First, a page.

A ball of fire from the pop icons...

Blackpink has finally arrived back in your area. After releasing their first full length album ‘The Album’ back in 2020, Jennie, Lisa, Rosé and Jisoo took time to explore different avenues of interest. For fans the lack of content felt neverending, to the point where it basically became a meme on K-pop twitter. However, now one of the world’s biggest pop groups have graced us with their second album, ‘Born Pink’. Essentially a ball of fire, ‘Born Pink’ gifts fans a mixture of commanding hip-hop tracks, satisfying pop tracks and affecting piano ballads.

With an ominous chant hypnotically calling the name “Blackpink” the album’s first track, ‘Pink Venom’  begins. Released several weeks ago, ‘Pink Venom’ was the first taste of Blackpink’s second album and introduced ‘Born Pink’s continuous theme of empowerment. ‘Pink Venom’ appears to give subtle nods to Rihanna’s ‘Pon de Replay’ and The Notorious B.I.G’s ‘Kick in the Door’, reiterating the group’s focus on hip-hop.

Second track ‘Shut Down’ is a triumph. It feels simple in its components. A violin combined with a heavy bass leads throughout with gun shot effects dropping in when needed. Yet it is the presence of the members that demands attention. Lisa and Jennie provide commanding verses, yet it is Jisoo’s surprise rap verse that protrudes.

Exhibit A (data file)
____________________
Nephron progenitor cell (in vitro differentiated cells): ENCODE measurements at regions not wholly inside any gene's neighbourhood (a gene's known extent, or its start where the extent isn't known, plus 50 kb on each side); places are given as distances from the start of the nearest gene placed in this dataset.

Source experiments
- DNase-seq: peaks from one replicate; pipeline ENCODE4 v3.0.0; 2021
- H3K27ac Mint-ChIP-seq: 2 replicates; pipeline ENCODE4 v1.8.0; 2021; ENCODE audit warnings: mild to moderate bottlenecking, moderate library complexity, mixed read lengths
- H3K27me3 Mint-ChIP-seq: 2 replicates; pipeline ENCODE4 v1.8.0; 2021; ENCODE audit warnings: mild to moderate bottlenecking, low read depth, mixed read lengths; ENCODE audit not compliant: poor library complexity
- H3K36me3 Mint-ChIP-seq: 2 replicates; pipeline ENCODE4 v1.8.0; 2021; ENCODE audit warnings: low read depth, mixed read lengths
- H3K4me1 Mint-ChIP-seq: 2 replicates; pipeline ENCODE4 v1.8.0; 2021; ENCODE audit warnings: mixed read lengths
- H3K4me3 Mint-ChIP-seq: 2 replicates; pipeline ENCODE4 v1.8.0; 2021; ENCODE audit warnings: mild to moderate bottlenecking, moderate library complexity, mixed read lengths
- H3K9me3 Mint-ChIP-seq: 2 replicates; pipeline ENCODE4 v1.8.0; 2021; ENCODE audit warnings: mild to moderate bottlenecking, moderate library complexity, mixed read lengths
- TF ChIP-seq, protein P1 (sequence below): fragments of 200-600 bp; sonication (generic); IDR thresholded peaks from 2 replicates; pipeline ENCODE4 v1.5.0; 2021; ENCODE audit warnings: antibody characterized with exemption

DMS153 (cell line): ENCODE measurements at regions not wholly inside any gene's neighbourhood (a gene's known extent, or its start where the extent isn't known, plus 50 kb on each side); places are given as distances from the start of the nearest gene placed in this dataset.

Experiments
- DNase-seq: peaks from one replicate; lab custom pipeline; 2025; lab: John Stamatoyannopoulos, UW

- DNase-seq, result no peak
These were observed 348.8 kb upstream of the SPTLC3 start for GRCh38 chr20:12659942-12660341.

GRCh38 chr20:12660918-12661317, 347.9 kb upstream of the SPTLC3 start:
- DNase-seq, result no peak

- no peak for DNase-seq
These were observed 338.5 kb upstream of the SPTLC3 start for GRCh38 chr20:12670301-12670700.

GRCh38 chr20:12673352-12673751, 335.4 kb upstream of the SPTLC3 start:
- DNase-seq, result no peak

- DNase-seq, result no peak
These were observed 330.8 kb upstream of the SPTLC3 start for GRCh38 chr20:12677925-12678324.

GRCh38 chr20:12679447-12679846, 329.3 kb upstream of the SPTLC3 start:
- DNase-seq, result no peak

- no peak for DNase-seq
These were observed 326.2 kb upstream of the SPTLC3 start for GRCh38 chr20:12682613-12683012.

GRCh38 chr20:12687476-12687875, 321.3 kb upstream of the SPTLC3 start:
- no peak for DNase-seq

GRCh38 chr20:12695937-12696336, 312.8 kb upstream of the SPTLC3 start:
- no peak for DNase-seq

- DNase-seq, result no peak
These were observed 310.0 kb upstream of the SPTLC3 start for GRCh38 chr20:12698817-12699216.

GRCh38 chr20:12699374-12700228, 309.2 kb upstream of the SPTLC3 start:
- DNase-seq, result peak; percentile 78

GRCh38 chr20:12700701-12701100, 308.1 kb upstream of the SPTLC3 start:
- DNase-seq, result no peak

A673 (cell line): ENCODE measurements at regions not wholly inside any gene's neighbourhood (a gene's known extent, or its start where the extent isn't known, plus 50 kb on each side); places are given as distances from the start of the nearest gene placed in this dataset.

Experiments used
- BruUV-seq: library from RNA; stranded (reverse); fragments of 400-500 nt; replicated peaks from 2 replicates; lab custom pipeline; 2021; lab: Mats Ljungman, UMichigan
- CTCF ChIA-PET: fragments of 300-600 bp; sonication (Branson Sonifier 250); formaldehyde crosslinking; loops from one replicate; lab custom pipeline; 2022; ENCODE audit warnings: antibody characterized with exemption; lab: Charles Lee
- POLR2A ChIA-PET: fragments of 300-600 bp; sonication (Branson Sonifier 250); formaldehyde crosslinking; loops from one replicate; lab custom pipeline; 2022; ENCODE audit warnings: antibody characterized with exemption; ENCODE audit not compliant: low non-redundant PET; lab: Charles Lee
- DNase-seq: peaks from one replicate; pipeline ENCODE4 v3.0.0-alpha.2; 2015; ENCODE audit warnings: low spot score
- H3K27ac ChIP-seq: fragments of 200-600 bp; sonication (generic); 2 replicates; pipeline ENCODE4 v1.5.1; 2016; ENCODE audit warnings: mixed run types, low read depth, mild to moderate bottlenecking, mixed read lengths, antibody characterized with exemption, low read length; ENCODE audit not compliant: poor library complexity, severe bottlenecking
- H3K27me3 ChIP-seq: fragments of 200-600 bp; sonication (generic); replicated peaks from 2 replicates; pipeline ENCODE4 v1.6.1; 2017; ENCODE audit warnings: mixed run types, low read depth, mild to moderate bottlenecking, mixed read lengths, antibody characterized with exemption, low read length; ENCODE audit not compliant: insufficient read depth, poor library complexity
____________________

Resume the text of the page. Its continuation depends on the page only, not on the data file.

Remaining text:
‘Typa Girl’ again leans into the theme of empowerment. A child-like synth is suddenly interupted by a harsh piano chord. After a brief silence the four members each take a turn delivering a dominant line. ‘Typa Girl’ is hard-hitting both lyrically and production wise. A trap beat bombards the track, whilst lyrics such as “I bring money to the table, not your dinner” creates an impressive sting. 

The second half of ‘Born Pink’ is replete with emotionally charged ballads. ‘Hard To Love’ is led by a gentle piano that eventually builds up into a disco track assisted by a funk inspired guitar. Utilising Rosé’s seasoned vocals, ‘Hard To Love’ has the potential to make a great pop song, yet lacks some lyrical depth. ‘The Happiest Girl’ utilises a melancholy tune to describe a desire to be happy in the face of adversity. With ‘Tally’ Blackpink present their free spirit as they openly speak about the importance of being yourself through the use of a rock infused ballad. 

‘Born Pink’ clearly signifies a shift within Blackpink. Compared to ‘The Album’, the group have clearly worked on clarifying what sounds they want to venture into and taken the time to craft songs that feel rounded and complete. As a group Jennie, Lisa, Rosé and Jisoo appear as strong as ever. Their confidence and grip they have on an audience is unmatched not only in K-pop, but throughout the pop sphere. ‘Born Pink’ is just another arrow to Blackpink’s already packed bow. 


Words: Abbie Aitken

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